No matter how much time has passed, and fashion moods changed the way we use lipstick, its basic formula always remained the same. Lipstick is made of dyes and pigments in a fragranced oil-wax base that can easily be applied to our lips. Some of the few important properties of lipsticks are its color, opacity, fragrance, and dryness.

Lipstick Raw Materials 
Before making lipstick, ingredients must be chosen. The primary ingredients of every lipstick are waxes, oils, and pigments, but many other substances can be introduced into the mix that will enhance certain parts of the final product and add it some specific new features such as fragrance, longevity and gloss.

The wax used usually involves some combination of three types : beeswax, candelilla wax or the more expensive carnauba. Wax enables the mixture to be formed into the easily recognized shape of the cosmetic. Oils such as mineral, caster, lanolin, or vegetable are added to the wax.

Some of the most common secondary ingredients are preservatives (to ensure longer shelf life), alcohol (solvent for other substances), fragrance (oils and waxes can sometimes have their own smell and taste, which needs to be eliminated), antioxidant and others wide vaiety of other ingredients can also be included to make the substance smoother or glossy or to moisten the lips.

Lipstick tube
The tubes that hold lipstick range from inexpensive plastic dispensers for lip balms to ornate metal for lipsticks. Sizes are not uniform, but generally lipstick is sold in a tube 3 inches (7.6 cm) in length and about .50 inch (1.3 cm) in diameter. The tube has two parts, a cover and a base. The base is made up of two components, the twisting or sliding of which will push the lipstick up for application.

Description of Machinery in Lipstick Manufacturing 
  1. Mixing Machine
  2. Seizing Machine
  3. Grinding Machine: Tri-Roller Rolling Machine and Successive High speed Moleculized Instrument – wet model 
  4. Heating Mixing Machine for pearl ointment 
  5. Mold Sets 
  6. Filling Machine: Basic Type(conventional), Plate Type. Semi-Automatic Type, Fully Automatic Type 
  7. Mold Releasing Machine By Air Blowing Machine 
  8. Box Folding Machine 
  9. Cartoning Machine 
  10. Carton Tapping Machine 

Stability Testing in Cosmetic

Cosmetics are mixtures of chemicals that mostly aren’t supposed to react with each other.The purpose of stability testing cosmetic products is to ensure that a new or modified product meets the intended physical, chemical and microbiological quality standards, properties as well as functionality and aesthetics when stored under appropriate conditions.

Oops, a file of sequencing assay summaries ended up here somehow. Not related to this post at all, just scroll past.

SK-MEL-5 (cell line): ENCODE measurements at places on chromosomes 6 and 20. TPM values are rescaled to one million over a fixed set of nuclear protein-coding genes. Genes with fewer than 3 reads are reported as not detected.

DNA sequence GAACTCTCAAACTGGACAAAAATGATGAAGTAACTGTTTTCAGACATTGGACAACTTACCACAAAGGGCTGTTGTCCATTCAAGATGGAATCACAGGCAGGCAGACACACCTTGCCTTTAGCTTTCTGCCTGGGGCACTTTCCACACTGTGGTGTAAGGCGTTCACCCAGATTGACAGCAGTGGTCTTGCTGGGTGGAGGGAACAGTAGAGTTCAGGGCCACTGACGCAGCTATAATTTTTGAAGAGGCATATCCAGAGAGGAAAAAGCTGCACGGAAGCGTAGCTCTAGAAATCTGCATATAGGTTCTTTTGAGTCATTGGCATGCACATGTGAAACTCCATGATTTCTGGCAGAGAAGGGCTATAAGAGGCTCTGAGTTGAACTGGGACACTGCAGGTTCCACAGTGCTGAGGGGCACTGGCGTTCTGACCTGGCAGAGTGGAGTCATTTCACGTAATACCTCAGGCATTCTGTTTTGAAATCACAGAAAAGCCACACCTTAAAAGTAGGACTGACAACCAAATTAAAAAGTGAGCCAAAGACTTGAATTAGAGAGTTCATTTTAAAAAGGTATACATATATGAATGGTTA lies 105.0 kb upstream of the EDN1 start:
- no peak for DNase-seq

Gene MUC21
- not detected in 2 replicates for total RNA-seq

Each manufacturer should design their own stability testing program such that it is economically reasonable and efficiently addresses the testing required. Thus, specific tests may be developed in order to address new or unusual technologies, or to be adapted to products having extended shelf lives. Stability tests can be conducted in real time or under accelerated conditions and should address the stability of a product under appropriate conditions of storage, transport and use.

There are times when you need to do stability testing. Here is most important times to conduct a stability test. 
  1. New prototypes. When you make a new formula and are satisfied with the way it performs, you’ll want to do a stability test to ensure that it will stay together. 
  2. New raw materials. Eevery time you have to change the fragrance, color, or other raw material in a formula, you’ll have to do a stability test to make sure there aren’t unacceptable changes (Also for new raw material source/or supplier). 
  3. New manufacturing procedure. Every changing in manufacturing process (e.g mixing time, temperature drying), do stability test. It could affect your formula. 
  4. New packaging. Cosmetic products change their look almost yearly so packaging is constantly being modified. You’ll have to determine if the formula continues to be compatible. Stability testing helps ensure that it is.

How do you stability test a cosmetic?
This is the basic format you can follow for conducting a cosmetic formula stability test.

  1. Make your batch. Calculate how much to make based on the number of samples you’ll be using for the test. Ideally, make 30-40% more than you’ll need. 
  2. Fill your samples. Ideally, you’ll have the correct packaging but don’t count on it. When appropriate, fill glass jars with the product along with the finished package. In stability testing, you want to do both glass and packaging if possible. The number of samples depends on how much testing your doing but at minimum you should have 2 samples for each storage condition. 
  3. Take initial readings. Once you have a sample filled test it for all the characteristics you’re going to evaluate later.
  4. Put samples at different conditions. Stability testing requires different temperature and light conditions.
  5. Evaluate the product. Samples should be evaluated at the following intervals. 2 weeks, 4 weeks, 8 weeks, 12 weeks, and 52 weeks. Only the RT, 37C and 4C samples will be evaluated after one year. The highest temperature samples and the light exposed samples only need to be evaluated for the first three test intervals. The evaluation tests should be the same ones you conducted when taking your initial readings. 
  6. Determine stability. After 8 weeks you can confidently decide whether your formula is stable or not.